Walker on far left of porch of a Freedom Summer headquarters shack in Gulfport, Miss.
He never planned being a Freedom Summer volunteer. He just happened to see an announcement in the student newspaper.
“It’s a fascinating story of how so much of our lives are matters of chance,” he says. “It was a Sunday evening and I didn’t want to study, I wanted to go to a movie. I was looking in the paper and there was no damn movie. Instead, I saw this notice that Bob Moses (Robert Parris Moses) was to speak on the Mississippi Summer Project. It sounded interesting. Moses was a legend in his own time. He really was the guiding spirit of the Student Nonviolent Coordinating Committee.”
Walker attended the March ’64 presentation and was spellbound by the charismatic and persuasive Moses, who also led the Council of Federated Organizations that organized the Freedom Summer effort.
“If you heard him speak for 10-15 minutes you were in, that was it, it was over. He was that eloquent. He was African-American, Northern, Harvard-educated, and he could speak in terms that white college students could relate to. It was just our language, our way of thinking.
So it was really just a matter of chance. If there had been a good movie that night my life would have been different.”
Walker applied to join the caravan of mostly white Northern college students enlisted to carry the torch of freedom in the South.
Applicants went to Oberlin (Ohio) College to be screened.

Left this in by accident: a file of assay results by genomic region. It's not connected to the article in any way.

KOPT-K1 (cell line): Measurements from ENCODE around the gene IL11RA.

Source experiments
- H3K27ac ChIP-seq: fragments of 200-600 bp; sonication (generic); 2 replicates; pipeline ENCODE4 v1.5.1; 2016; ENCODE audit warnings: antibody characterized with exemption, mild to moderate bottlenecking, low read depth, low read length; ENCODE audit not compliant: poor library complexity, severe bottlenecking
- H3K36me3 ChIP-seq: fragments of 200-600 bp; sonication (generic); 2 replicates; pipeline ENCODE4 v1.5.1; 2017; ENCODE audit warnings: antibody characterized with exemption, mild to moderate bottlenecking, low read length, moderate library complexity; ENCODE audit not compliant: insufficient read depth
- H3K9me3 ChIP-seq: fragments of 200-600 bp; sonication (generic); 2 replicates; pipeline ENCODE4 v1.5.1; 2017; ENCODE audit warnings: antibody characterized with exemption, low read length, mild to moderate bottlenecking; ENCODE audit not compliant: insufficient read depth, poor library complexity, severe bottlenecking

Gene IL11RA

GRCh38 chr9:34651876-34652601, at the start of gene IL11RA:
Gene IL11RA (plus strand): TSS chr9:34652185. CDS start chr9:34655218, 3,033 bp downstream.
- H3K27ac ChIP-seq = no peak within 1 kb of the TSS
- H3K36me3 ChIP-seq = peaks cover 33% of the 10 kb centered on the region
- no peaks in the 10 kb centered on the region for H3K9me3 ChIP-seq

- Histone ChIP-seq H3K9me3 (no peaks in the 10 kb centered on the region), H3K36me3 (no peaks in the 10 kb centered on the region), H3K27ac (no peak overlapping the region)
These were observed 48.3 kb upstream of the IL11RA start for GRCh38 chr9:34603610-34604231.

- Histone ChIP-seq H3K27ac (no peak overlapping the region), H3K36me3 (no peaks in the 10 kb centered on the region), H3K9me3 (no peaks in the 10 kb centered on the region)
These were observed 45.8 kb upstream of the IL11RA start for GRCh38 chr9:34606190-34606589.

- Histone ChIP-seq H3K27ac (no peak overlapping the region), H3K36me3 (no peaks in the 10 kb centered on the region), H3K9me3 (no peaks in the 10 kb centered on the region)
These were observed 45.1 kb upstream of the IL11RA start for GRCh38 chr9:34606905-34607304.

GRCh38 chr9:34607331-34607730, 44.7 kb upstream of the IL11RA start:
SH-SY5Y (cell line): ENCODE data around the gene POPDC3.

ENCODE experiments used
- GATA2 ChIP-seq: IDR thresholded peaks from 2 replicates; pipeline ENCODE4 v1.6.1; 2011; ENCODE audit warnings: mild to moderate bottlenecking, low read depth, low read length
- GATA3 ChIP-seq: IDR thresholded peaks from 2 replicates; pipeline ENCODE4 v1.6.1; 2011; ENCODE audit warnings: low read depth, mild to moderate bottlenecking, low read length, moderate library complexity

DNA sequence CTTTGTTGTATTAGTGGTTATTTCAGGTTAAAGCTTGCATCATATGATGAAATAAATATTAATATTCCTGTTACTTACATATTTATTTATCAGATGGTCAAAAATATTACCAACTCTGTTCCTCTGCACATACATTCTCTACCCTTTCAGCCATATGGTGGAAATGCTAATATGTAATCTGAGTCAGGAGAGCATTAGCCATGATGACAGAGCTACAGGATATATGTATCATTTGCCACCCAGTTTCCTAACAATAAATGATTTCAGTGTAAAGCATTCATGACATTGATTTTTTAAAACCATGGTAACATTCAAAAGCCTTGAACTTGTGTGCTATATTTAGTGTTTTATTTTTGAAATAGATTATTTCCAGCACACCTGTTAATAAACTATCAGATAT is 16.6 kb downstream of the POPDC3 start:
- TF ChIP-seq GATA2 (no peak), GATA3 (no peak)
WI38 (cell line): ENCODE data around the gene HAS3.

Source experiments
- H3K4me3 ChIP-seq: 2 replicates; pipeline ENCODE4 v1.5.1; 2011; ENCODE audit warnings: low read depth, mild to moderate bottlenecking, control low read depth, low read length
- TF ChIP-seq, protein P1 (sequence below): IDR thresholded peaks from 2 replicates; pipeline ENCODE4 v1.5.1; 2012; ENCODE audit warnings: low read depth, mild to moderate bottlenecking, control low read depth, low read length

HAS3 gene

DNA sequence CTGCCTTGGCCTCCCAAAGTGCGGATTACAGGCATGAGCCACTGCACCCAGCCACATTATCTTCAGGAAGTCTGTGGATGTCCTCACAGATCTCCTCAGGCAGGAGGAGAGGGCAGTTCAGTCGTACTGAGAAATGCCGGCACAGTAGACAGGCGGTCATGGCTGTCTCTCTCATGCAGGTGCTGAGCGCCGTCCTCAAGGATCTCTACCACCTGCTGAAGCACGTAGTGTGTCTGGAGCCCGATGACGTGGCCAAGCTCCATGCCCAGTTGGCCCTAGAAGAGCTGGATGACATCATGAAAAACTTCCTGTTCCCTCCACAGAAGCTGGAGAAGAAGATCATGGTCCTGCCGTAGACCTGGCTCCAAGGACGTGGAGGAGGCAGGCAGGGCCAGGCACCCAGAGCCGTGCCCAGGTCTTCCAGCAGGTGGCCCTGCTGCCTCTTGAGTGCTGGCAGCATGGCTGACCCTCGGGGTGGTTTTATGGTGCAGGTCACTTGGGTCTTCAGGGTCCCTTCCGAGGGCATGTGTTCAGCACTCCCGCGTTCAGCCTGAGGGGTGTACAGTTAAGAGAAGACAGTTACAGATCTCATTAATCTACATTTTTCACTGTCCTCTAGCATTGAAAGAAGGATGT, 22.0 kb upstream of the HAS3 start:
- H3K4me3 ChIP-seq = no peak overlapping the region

“They didn’t want any adventure seekers. We had to come up with $500 in reserve as bail money in case we got arrested. I had that, so I was accepted.”
He says his father “was absolutely furious” with his decision, adding, “We had fallen out the year before and so this was no surprise.” Meanwhile, he says his mother “was quietly supportive.”
Walker joined hundreds of other students for a one-week orientation at Western College for Women in Oxford, Ohio.
“The training was very intense.”
He learned about the very real risks involved. As Northerners intruding into a situation white Mississippians considered a sovereign state rights issue, the students were considered troublemakers, even enemies. Most whites there held deep resentment and contempt for outsiders attempting to interfere with their way of life and order of things.
“Intellectually we knew the danger, that was explained to us, and we had ample opportunity to bail out. There were some people who were accepted who apparently did not show up. I’m not sure I could have lived with myself if I chickened out.”
In June Walker and three others set out in a station wagon belonging to one of his Eastern compatriots.
“It had New York plates and of course that was a red flag we were outside agitators. We went down through Ala. and then crossed over…I have a vivid recollection of crossing the line into Miss. that morning on this clear soon-to-be hot June day. I was assigned to Gulf Port, next door to Biloxi. Gulf Port was the ‘safest’ area in the state. Not far from New Orleans. Tourism. There’s an U.S. Air force Base down there. So they were accustomed to having outsiders.”
Nothing Walker witnessed surprised him but seeing the strict segregation and incredible poverty first-hand did take him aback.
Volunteers stayed with host black families in humble shanties.
The men in the family he boarded with worked as longshoremen. There were separate white and black locals of the International Longshoremen’s Association and having a union voice gave the black workers some protections many other blacks lacked.